Rest In Play - 2000 thru 2009

Harvey Greenfield

2023-07-14 19:07:44

Harvey Greenfield was the former chairman of the Board of Commonwealth Toys & Novelty Co. Inc. He was passionate about creating toys and bring joy into the lives of children, especially his own childr...en and grandchildren.Show more

Betty James

2021-12-04 22:13:11

Feb. 13, 1918 - Nov. 24, 2008 Betty came up with the name for the Slinky her husband Richard James invented. She ran James Industries, the firm that manufactured the toy, by herself starting in 1960... after her husband left the firm, Betty and their six kids for Bolivia. From the NY Times: Betty James, who came up with the name Slinky for the stair-walking spring that has delighted children for more than 60 years and who ran the toy company after her husband, the inventor, left it and his family in 1960, died Thursday in Philadelphia. She was 90 and lived in Hollidaysburg, Pa., where the company, James Industries, is located. Read more here more

Lynn Pressman Raymond

2021-12-04 21:35:26

1912 – July 22, 2009 We love this NY Times tribute to Lynn Pressman Raymond

Ruth Handler

2021-12-04 21:15:45

Ruth Handler was an American businesswoman and inventor. She co-foundMattel with her husband Elliot Handler and she served as President of Mattel Inc. In 1959, she invented the Barbie doll, which is t...he largest selling doll of all time with over a billion dolls sold.Show more

Russ Berrie

2021-12-04 21:05:58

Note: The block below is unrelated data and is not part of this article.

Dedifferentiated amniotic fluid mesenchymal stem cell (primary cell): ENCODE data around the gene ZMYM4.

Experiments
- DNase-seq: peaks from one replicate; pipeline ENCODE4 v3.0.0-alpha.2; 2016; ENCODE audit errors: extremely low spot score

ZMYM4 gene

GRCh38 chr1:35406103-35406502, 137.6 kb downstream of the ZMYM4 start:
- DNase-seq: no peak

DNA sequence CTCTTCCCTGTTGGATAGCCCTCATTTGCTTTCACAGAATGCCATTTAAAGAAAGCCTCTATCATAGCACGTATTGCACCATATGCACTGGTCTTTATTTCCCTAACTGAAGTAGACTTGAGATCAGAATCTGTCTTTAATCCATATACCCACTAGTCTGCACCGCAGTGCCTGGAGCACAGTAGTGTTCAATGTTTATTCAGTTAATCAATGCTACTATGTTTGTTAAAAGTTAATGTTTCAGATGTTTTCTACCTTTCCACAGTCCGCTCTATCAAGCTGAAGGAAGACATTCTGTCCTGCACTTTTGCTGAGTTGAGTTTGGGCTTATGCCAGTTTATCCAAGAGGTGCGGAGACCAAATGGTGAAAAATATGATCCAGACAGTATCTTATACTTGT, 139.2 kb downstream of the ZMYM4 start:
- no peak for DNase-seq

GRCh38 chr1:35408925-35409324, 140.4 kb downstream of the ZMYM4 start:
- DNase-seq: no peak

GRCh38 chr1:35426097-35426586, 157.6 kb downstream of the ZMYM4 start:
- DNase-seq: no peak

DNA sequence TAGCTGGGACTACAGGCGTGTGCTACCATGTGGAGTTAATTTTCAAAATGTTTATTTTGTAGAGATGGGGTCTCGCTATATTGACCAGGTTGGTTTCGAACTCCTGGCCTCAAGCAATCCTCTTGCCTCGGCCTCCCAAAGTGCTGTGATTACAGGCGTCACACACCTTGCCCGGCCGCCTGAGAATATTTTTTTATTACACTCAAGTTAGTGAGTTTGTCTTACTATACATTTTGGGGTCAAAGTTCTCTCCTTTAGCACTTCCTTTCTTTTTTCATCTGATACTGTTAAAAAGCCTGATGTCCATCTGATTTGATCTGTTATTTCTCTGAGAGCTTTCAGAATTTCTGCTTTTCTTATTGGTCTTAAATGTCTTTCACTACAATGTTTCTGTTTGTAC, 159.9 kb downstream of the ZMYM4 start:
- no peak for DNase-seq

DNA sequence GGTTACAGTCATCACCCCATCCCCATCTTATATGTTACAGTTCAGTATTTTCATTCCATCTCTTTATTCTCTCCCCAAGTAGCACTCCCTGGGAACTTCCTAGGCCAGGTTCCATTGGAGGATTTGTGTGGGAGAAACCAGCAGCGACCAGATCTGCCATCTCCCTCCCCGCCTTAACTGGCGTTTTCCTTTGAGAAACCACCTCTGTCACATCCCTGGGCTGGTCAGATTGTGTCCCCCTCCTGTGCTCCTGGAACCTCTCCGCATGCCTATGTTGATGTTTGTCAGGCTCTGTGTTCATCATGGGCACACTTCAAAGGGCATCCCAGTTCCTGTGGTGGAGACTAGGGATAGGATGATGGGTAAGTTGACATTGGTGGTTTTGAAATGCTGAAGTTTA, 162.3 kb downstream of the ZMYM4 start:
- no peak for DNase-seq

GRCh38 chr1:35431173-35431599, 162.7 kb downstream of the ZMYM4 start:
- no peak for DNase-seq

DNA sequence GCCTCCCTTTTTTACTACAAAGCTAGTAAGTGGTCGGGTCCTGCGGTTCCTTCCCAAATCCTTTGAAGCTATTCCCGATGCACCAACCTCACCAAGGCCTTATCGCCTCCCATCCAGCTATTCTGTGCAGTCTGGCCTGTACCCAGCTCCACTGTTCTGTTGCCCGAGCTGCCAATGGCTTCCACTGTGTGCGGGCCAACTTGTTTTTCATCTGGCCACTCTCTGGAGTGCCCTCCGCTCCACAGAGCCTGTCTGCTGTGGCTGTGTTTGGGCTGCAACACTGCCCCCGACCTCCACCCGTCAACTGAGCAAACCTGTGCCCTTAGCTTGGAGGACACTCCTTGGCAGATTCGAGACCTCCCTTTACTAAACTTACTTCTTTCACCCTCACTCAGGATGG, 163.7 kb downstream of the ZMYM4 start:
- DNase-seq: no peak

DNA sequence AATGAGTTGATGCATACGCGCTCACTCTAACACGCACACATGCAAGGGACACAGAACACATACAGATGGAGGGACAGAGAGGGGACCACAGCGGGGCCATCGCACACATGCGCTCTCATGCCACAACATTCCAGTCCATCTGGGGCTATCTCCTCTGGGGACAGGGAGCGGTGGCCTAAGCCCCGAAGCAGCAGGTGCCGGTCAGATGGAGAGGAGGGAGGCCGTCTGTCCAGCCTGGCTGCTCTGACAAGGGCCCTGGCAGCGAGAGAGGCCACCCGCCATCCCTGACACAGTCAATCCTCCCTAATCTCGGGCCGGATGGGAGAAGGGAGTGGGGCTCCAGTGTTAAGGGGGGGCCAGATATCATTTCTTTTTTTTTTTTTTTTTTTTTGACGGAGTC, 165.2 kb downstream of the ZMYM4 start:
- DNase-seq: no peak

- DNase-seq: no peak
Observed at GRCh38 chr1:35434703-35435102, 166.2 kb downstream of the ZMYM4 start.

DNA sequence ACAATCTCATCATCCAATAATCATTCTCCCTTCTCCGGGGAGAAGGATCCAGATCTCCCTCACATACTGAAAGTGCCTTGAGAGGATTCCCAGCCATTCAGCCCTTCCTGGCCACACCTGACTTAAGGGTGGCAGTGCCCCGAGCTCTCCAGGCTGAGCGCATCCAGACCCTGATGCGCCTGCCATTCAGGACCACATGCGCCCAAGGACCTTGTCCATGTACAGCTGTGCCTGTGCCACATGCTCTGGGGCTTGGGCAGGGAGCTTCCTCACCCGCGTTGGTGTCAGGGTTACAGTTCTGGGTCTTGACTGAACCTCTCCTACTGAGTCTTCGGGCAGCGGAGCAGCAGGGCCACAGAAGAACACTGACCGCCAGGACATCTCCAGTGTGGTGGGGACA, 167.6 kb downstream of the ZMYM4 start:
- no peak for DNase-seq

Founder of the toy company that bears his name, Russ Berrie died suddenly on Christmas day. The cause of his death was heart failure, the company said in a statement. Berrie, 69, was the chairman and ...CEO of his namesake company. After working as a salesman in the toy business, Berrie used his own savings to start his company in 1963, operating out of a rented garage in Oakland, N.J. The company introduced and capitalized on such collectibles as trolls, “Bobble-Bods,” “Animagnets,” an array of plush animals and special-occasion porcelain figurines and, recently, home décor items. From ringing the opening bell at the New York Stock Exchange in October to making an appearance on CNBC on Christmas Eve, Berrie was his company’s greatest cheerleader. Berrie lucked into the toy business almost on a fluke. After completing three years of college, he answered a classified advertisement and ended up working as a salesman for a Chicago-based toy concern. While the company he was working for wasn’t setting the world on fire with its toys, Berrie at least got a taste for the toy business and subsequently went to work for what was then the finest U.S. stuffed-animal manufacturer: Master Industries. Accordingly, Berrie’s company outgrew its garage to become a leader in the gift industry – with annual sales of over $300 million and employing more than 1,700 people worldwide. Berrie was also known as a generous philanthropist. One of his most recent and most substantial donations was to endow the Russ Berrie Institute for Professional Selling, at New Jersey’s William Patterson University, scheduled to open to students in fall 2003. (NY Post more